Jesus offers two answers when the Pharisee questioned Him on not washing. The first was the parable of cup. Pharisees were so careful to wash the outside of the cup, but the leave the inside filthy. In other words, all that really matters is how someone looks. The second thing Jesus does is to fire away with some sarcasm. He says your fathers killed the prophets and you build the tombs. In other words, you are complicit in the process of even making the death of the prophets look good on the outside. Formalism is just too shallow to amount to anything genuinely spiritual.
The SECOND problem is legalism-Legalism is not just a strict stance on the Law. Legalism believes that by keeping a list of do's and don'ts you will be able to earn God's acceptance and salvation. The focus here is keeping whatever set of rules you have adopted and that devotion to keeping the rules becomes the empty activity, again proceeding without the heart for it. Jesus pokes fun at their practices of tithing. They took tithing to the point where they would go through their spice rack and carefully measure out a tenth of each jar-while ignoring the more significant matters of the Law, such as love. This practice became "burdensome"

You see, Pharisees are hypocrites. But they were hypocrites, not only in the sense of talking one thing and doing another. They were hypocrites, because they were "hyper-critical"-knit-pickers, feather-pluckers. The Sabbath also became a badge of legalistic righteousness. The practice of keeping the Sabbath also became an empty ritual or, in this case, Law that must be kept to the nth degree no matter what. So, legalists do things because they "have to", not because they "want to."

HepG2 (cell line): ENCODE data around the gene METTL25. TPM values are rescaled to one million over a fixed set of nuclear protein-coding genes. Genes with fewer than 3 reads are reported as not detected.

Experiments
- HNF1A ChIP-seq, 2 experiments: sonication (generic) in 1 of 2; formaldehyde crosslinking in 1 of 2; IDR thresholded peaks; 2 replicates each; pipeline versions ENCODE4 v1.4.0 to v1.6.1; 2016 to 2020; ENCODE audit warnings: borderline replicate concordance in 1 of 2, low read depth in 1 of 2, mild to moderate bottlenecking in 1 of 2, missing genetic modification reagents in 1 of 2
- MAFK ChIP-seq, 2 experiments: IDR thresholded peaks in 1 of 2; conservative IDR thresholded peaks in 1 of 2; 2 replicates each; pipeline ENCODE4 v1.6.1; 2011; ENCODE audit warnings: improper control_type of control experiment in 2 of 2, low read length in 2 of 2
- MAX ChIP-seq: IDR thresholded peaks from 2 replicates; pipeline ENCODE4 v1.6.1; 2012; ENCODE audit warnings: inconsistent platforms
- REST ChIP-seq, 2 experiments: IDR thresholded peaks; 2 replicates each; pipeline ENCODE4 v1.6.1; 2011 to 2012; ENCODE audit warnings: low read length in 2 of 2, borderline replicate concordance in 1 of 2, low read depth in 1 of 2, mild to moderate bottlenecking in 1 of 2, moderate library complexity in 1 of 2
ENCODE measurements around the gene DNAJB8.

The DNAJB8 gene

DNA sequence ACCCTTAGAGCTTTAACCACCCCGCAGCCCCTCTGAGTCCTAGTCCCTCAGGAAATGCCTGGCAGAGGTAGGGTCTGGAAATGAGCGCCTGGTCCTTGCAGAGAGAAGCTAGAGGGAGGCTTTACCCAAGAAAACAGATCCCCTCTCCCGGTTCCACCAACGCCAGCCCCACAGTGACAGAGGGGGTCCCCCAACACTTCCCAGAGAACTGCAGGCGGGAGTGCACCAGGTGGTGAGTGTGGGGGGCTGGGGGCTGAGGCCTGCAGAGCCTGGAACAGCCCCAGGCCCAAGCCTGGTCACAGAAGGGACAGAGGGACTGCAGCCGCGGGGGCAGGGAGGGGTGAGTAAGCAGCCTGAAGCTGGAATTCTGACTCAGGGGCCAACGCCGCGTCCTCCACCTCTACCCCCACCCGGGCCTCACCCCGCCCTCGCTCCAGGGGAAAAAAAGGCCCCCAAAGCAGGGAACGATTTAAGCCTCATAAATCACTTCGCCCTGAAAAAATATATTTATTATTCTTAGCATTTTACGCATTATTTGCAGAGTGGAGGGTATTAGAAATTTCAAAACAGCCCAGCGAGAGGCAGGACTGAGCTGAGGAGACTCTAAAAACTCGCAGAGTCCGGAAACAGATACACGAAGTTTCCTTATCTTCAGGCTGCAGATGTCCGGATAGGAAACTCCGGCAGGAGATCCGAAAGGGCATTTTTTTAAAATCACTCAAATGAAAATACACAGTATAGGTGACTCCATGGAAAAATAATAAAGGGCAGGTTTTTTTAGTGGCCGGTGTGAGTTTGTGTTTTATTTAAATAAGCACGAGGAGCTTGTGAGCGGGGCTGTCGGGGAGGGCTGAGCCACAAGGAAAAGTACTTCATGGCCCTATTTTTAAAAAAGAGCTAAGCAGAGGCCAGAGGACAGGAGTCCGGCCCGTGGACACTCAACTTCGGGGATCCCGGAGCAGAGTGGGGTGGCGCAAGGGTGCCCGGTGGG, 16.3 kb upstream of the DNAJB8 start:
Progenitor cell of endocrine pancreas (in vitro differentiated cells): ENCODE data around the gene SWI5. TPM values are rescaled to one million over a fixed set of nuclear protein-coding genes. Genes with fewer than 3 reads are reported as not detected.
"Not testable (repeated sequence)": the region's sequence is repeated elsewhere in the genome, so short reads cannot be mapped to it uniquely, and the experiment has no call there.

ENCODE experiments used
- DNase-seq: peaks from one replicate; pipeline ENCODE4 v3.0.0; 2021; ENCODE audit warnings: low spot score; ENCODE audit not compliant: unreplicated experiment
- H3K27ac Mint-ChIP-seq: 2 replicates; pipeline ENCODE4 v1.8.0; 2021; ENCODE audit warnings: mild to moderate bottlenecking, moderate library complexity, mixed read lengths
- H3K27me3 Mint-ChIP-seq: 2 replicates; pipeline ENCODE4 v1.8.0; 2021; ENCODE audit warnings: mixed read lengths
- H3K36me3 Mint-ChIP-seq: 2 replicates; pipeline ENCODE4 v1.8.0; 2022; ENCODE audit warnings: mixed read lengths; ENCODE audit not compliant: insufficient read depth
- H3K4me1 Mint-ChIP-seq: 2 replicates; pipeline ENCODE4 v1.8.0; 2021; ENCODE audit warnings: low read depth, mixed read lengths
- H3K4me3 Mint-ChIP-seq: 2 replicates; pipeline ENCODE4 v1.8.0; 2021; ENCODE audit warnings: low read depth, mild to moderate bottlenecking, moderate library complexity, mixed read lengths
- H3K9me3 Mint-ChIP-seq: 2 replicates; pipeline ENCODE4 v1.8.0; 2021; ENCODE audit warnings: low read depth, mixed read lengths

The THIRD problem is clericalism-Clericalism is the wrong kind of dependence on the position of clergy. Within clericalism there are two classes of people-first class and coach. First class believers are the clergy-those who are in the professional ministry. It's the tendency to put clergy up on a pedestal above everyone else in the body of Christ.

When a person is in the hospital, get the pastor. Call the priest immediately. When someone needs prayer, we must wait for the pastor. I strongly disagree with this thinking. When a clergyman prays over someone, he puts his empty hands on a person's empty head and prays for God to come through on his behalf. Anyone can do that.

Formalism, legalism and clericalism are all very much alive among us and act as dangerous cancers in our fellowships. Jesus was totally upset by those who seek the best seats of honor in the synagogues. He was livid over the fact that these pseudo-leaders took the key to knowing God and His ways as if they were the gate-keepers of faith. Yet, these same gate-keepers have never gone into a full faith relationship themselves while hindering others in the process.

For many years I've been saying, "We don't need more ministers. We need more people ministering." Lord, deliver us from thinking we're something when we're not, from following a man-made list of do's and don'ts and from the pompous spirit of clericalism. Lord, deliver us from our tendency to be drawn to any of these Pharisaical practices that are empty and destructive. Lord Jesus, deliver us from ourselves.